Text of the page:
Flash Fiction by Paul Robert Mullen
They shot me once as the clock struck 3pm.
Shadows twisted. In the square where my brother fell a week earlier, the late-spring sun, a deepening shade of yam, screeched through my eyes. I slumped heavy against the ruins; thick gloop and clots and bile leaking through my fingers into citadels of sodden leaves where my head would come to rest. Pine cones, bowed at the edges like brain, skittered on cobble stones in tunnelled whips of wind.
The burning street was otherwise clean, scrubbed by drudges who swore that bloodstains were the art of the devil. My brother’s neural tissue was still festering - blasted chunks and dented crucifix - in a bucket somewhere near the convent walls.
A car hustled passed. Tyres shrieking, sirens, a father wailing for his son. Every year someone has to pay.
I kept thinking of my mother’s last words.
Nothing is ever quite enough.
The kids were playing kick the can around a maggot-ridden stray towards the barracks. I wanted to tell them they shouldn’t be there. Shouldn’t be witness to this. They laughed and cursed, and their fading sound echoing through tight, blistering alleys. The metallic clipperty-clank of a crushed metal can is no soundtrack for death.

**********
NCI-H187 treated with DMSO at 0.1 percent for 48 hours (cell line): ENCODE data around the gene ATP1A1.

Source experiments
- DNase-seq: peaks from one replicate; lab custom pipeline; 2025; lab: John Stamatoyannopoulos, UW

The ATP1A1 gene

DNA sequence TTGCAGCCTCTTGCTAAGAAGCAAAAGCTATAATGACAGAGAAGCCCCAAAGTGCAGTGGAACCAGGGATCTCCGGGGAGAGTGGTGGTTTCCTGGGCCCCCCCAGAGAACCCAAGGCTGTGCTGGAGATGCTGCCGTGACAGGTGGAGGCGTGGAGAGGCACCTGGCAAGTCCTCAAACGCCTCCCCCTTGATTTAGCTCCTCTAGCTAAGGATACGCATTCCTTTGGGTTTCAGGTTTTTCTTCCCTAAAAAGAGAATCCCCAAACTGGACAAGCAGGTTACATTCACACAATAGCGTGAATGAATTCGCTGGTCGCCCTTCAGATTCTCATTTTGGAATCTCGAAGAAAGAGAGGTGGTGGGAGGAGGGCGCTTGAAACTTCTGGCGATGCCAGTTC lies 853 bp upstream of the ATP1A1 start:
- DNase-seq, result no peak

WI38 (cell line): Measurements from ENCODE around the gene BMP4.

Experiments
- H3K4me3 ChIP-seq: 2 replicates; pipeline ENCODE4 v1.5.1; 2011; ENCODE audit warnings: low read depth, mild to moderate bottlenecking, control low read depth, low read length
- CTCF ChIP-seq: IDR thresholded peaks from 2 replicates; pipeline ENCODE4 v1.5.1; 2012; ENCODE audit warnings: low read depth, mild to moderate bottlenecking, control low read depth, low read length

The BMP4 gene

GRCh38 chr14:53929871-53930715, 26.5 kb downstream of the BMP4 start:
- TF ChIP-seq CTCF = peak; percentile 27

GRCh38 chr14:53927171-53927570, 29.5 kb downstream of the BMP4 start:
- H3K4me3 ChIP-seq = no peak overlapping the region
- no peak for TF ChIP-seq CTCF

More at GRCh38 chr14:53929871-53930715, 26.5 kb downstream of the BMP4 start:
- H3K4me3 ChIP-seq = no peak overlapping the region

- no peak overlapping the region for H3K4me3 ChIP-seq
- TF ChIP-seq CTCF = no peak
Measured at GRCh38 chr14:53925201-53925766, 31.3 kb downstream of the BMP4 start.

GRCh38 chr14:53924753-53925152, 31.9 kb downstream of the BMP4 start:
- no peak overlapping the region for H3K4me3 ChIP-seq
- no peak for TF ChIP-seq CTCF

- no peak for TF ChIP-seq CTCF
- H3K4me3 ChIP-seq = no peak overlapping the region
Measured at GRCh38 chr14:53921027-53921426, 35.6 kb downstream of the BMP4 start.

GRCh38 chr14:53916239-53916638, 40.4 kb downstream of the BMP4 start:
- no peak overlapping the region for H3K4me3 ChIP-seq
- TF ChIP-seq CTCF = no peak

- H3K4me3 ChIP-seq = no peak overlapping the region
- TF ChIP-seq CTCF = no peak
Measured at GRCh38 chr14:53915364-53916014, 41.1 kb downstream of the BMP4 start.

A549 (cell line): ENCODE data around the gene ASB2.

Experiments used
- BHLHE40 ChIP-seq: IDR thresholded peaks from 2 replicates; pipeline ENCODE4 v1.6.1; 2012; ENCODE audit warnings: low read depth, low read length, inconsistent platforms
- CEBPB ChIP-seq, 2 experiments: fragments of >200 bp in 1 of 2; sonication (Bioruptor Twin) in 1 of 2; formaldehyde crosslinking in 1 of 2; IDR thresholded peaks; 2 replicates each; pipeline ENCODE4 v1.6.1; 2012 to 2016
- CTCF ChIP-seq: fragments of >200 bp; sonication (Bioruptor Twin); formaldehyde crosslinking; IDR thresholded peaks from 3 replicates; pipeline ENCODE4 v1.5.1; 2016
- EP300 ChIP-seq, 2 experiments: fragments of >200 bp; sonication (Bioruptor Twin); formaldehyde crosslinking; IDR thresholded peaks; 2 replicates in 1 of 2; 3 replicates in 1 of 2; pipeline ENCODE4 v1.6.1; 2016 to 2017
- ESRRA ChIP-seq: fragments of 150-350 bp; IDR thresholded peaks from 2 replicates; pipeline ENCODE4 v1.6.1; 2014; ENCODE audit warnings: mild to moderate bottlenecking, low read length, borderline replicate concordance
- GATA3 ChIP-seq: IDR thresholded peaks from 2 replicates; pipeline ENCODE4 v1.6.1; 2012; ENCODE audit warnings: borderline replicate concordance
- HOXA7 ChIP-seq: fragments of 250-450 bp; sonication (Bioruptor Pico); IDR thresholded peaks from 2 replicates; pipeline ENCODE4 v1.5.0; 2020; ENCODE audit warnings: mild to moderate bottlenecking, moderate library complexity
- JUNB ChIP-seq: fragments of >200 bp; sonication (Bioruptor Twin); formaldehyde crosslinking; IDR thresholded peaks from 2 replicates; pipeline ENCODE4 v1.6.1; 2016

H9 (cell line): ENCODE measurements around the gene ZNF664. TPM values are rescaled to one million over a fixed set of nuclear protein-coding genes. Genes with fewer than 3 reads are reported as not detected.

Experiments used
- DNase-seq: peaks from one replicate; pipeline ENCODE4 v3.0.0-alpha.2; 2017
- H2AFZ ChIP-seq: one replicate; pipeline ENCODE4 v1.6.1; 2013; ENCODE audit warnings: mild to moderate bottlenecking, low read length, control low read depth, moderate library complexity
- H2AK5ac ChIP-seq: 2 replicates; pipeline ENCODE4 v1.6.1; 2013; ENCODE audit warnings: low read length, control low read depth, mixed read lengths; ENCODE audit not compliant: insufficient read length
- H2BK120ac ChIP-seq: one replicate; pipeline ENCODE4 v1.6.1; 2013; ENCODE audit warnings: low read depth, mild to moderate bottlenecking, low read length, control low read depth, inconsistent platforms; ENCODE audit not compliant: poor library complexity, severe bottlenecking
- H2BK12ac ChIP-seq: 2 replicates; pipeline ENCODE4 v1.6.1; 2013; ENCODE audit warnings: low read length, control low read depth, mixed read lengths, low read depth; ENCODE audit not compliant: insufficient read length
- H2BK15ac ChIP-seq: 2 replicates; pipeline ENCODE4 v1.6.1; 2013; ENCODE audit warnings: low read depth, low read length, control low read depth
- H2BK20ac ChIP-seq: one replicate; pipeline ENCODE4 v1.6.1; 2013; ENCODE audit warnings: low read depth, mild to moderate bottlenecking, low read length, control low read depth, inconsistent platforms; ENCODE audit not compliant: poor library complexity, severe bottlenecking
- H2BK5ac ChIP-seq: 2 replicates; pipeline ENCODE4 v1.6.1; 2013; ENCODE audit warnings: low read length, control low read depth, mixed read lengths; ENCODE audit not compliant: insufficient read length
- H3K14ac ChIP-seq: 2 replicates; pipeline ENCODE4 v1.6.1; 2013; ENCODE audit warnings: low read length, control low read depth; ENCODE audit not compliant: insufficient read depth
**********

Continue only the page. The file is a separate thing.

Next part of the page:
I lived long enough to hear the captors tamed by the surge of an AA-52, whistling through bone so clean it rang in my ears for the minutes I was spared.
Kids screamed and ducked into the cemetery, and a woman howled from a balcony. I could smell gooseberries, and shit spilling from my gut.
It was Sunday, I think.
Or maybe it wasn’t.
Paul Robert Mullen (he/him) is a poet, musician and sociable loner from Liverpool, U.K. He has three published poetry collections: curse this blue raincoat (2017), testimony (2018), and 35 (2018). He has been widely published in magazine, journals and anthologies worldwide. Paul also enjoys paperbacks with broken spines, and all things minimalist. He is a regular contributor for Marias at Sampaguitas.